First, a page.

Introduction: Dural convexity meningiomas (CMs) are the most common primary intracranial tumors. Although surgical resection carries relatively low risk, it is necessary to quantify perioperative risks from a large patient cohort and identify factors contributing to short-term and long-term outcomes.
Methods: Patients who underwent craniotomy for resection of CMs between January 2012-December 2018 at a single large academic center were reviewed for pre-operative demographics, radiographic characteristics, and post-operative outcomes.
Results: 122 cases of CMs were identified. Common presenting symptoms included headache (39.3%), seizure (27.0%) and weakness/paralysis (18%). CMs were located over frontal, parietal, temporal, and occipital lobes in 57.4%, 22.1%, 27.0%, and 9.0%, respectively. Mean maximal tumor dimension was 41.4 mm. (SD 18.2, range 9.0-100.0). Gross total resection was achieved in 92.6% (Simpson grade I, 49.2%; grade II 26.7%, grade III, 18.3%). Subtotal Simpson grade IV resection was achieved in 5.8%. Higher histological grades were present in 11.5% (WHO grade II) and 4.1% (WHO grade III) of patients. Mean Ki67% for WHO Grade 1 was 4.2(SD 3.1, range 0.5-17.3). Peri-operative complications occurred in 2.4% of patients, including hemorrhage, venous air embolism, and seizure with zero 30-day mortalities. Larger tumors (>7 cm maximal diameter) had lower mean survival time (p = 0.019, mean difference = 17.3 months (2.861–31.659)), but no correlation with perioperative complications, recurrence, or overall mortality.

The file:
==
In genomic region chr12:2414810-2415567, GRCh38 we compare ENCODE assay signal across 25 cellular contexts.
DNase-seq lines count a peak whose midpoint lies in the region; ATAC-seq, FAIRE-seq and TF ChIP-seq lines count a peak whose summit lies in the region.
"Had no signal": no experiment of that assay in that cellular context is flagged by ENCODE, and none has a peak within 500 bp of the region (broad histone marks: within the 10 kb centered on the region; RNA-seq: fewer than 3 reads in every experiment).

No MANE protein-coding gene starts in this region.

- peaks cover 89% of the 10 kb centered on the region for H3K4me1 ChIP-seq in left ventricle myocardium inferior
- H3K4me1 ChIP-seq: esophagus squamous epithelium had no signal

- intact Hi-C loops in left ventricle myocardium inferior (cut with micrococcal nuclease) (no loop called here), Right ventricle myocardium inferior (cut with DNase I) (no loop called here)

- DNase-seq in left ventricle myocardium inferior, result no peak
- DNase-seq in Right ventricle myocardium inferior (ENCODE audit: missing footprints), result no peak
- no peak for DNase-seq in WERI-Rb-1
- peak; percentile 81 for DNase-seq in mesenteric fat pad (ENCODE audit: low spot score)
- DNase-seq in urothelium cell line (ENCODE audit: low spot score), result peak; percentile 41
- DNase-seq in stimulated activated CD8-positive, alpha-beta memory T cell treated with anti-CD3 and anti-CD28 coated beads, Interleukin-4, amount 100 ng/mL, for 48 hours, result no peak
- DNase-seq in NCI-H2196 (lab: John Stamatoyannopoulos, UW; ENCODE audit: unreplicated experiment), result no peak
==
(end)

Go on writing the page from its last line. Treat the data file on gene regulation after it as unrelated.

Discussion: CMs are accessible and amenable to resection. Surgical risk is low, but not insignificant. Tumors larger than 7 cm have shorter survival time. These results help quantify risks for future patients.
Wendt, Haley; Baldassari, Michael; Ye, Donald; and Judy, Kevin, "Surgical Resection of Convexity Meningiomas: A Single Center Retrospective Analysis" (2020). Phase 1. Paper 8.